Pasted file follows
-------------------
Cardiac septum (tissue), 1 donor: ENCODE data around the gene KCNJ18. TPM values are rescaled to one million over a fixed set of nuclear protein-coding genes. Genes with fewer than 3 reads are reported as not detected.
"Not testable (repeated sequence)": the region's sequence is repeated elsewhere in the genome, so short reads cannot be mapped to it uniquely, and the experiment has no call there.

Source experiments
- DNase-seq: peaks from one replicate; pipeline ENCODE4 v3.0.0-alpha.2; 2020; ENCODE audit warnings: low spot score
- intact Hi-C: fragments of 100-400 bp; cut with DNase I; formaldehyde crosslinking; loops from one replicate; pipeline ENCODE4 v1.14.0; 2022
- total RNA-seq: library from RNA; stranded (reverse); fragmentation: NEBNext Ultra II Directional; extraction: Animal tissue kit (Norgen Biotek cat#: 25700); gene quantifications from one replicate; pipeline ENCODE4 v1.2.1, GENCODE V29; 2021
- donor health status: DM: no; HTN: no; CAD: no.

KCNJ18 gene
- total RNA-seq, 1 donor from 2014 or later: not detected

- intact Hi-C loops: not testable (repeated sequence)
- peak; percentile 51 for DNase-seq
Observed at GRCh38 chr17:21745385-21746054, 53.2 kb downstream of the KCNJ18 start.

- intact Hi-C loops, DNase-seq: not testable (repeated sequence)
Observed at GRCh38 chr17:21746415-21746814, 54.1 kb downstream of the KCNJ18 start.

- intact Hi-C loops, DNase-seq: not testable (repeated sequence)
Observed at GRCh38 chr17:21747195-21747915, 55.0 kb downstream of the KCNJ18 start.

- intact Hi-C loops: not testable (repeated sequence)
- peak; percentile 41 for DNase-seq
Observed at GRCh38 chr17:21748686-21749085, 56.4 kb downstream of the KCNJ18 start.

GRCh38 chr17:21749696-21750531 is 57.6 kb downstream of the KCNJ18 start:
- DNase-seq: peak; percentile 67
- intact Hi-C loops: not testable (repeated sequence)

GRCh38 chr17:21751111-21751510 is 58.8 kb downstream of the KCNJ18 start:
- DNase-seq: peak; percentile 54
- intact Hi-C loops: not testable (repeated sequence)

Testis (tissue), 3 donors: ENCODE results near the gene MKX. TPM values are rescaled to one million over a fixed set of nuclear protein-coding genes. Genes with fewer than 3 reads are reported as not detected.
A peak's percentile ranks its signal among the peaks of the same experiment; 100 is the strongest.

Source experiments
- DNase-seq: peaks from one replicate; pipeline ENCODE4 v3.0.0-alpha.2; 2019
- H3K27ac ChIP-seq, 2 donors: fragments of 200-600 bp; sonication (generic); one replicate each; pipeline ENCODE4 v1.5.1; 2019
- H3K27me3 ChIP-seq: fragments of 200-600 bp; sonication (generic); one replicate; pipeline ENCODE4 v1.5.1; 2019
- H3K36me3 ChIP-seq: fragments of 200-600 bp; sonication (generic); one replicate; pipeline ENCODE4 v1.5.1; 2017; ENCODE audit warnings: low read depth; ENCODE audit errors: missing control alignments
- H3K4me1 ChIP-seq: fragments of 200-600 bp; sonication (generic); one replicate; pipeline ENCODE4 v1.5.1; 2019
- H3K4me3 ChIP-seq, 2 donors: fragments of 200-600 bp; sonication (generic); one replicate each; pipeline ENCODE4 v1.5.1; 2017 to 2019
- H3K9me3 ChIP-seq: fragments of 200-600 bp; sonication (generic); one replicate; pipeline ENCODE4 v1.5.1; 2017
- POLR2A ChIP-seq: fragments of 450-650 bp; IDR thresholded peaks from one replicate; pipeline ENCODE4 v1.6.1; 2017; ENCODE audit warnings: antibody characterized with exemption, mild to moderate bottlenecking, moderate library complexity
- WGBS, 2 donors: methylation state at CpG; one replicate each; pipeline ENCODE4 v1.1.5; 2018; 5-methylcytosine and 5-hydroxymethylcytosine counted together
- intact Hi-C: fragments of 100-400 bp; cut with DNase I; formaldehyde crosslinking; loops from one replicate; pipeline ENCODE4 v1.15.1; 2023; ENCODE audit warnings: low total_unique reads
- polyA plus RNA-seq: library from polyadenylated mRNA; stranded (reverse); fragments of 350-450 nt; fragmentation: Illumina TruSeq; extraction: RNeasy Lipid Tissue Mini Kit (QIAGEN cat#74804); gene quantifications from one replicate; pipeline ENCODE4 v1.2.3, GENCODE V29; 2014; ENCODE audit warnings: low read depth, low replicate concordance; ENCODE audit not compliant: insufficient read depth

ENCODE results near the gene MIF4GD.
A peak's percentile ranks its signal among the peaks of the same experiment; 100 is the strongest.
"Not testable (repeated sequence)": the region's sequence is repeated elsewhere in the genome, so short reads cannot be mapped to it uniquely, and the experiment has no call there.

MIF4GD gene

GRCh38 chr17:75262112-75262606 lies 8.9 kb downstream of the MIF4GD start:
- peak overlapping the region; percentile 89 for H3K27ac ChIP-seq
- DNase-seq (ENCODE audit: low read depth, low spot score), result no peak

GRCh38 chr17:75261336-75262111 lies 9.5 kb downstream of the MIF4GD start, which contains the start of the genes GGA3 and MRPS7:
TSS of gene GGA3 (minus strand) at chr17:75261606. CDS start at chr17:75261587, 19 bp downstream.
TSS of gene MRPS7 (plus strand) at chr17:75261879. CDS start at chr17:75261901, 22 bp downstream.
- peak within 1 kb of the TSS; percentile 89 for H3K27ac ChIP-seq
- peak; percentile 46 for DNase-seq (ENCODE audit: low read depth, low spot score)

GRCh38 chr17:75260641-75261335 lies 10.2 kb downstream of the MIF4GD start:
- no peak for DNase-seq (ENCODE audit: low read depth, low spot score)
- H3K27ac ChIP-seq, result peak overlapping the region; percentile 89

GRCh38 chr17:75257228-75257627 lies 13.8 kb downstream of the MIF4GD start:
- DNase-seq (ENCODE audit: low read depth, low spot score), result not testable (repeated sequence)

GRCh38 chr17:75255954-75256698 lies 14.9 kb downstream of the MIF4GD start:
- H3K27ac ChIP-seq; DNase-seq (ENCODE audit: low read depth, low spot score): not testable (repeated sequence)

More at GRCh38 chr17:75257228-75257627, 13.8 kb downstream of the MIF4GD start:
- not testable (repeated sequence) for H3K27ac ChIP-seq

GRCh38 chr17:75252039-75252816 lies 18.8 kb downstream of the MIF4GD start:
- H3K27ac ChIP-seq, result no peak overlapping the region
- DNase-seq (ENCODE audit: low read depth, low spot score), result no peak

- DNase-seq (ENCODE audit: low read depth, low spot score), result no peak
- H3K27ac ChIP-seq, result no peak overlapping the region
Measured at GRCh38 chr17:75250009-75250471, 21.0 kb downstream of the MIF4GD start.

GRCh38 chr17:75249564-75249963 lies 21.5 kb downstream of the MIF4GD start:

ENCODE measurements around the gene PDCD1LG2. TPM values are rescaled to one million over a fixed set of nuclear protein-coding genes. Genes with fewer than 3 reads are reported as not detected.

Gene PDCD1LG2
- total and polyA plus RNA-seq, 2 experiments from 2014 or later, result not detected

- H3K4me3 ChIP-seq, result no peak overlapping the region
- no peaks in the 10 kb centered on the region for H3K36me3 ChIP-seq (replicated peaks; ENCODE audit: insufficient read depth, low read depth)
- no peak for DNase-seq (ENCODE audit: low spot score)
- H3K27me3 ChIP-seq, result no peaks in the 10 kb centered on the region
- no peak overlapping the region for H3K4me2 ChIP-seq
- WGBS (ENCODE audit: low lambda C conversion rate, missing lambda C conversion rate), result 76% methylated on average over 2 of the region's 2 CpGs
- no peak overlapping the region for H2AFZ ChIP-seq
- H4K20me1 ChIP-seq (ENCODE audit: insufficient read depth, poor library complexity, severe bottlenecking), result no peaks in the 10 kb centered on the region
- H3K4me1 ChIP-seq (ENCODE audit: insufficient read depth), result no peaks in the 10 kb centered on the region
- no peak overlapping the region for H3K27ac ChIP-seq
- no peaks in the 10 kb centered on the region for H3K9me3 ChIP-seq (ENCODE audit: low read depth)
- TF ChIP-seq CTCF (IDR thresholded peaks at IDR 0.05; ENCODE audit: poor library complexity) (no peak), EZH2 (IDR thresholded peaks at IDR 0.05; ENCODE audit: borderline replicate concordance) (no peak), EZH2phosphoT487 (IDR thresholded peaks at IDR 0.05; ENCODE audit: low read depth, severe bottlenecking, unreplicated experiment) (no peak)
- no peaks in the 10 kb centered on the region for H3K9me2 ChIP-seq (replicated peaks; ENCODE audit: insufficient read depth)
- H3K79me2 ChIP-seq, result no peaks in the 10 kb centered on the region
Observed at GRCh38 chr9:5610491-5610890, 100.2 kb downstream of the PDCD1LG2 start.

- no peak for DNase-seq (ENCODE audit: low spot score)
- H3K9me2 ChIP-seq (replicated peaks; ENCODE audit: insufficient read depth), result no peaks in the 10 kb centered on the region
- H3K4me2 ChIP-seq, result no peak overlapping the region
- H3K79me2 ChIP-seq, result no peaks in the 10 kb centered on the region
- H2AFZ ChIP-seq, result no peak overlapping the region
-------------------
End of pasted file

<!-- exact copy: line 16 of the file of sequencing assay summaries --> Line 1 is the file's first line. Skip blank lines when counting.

Observed at GRCh38 chr17:21747195-21747915, 55.0 kb downstream of the KCNJ18 start.